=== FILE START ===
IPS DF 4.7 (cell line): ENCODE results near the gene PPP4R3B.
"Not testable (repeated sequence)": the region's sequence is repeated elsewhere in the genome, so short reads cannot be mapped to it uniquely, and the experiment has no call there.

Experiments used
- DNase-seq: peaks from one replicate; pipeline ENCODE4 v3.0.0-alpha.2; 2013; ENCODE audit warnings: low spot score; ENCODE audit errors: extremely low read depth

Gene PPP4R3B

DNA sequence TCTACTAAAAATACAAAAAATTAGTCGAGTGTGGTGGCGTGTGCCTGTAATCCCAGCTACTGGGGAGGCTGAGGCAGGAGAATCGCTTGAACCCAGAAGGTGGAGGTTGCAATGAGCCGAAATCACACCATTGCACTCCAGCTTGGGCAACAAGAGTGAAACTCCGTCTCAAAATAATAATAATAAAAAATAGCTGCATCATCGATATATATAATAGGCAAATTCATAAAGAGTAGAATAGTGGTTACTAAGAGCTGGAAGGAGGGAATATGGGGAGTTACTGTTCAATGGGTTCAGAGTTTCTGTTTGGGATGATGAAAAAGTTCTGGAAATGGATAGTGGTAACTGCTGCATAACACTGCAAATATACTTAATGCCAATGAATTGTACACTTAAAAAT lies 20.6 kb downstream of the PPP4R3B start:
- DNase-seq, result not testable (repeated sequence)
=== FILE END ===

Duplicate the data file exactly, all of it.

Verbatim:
IPS DF 4.7 (cell line): ENCODE results near the gene PPP4R3B.
"Not testable (repeated sequence)": the region's sequence is repeated elsewhere in the genome, so short reads cannot be mapped to it uniquely, and the experiment has no call there.

Experiments used
- DNase-seq: peaks from one replicate; pipeline ENCODE4 v3.0.0-alpha.2; 2013; ENCODE audit warnings: low spot score; ENCODE audit errors: extremely low read depth

Gene PPP4R3B

DNA sequence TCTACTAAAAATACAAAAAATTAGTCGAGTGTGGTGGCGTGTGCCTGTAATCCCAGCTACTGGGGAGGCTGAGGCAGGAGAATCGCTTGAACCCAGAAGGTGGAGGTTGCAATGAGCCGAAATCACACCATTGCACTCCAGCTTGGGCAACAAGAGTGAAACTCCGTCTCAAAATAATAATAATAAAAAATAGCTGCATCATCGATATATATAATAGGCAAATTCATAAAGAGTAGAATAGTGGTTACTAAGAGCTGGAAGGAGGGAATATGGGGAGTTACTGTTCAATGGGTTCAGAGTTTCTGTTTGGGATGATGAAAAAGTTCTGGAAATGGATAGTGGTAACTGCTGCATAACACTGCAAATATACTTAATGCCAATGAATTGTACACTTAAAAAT lies 20.6 kb downstream of the PPP4R3B start:
- DNase-seq, result not testable (repeated sequence)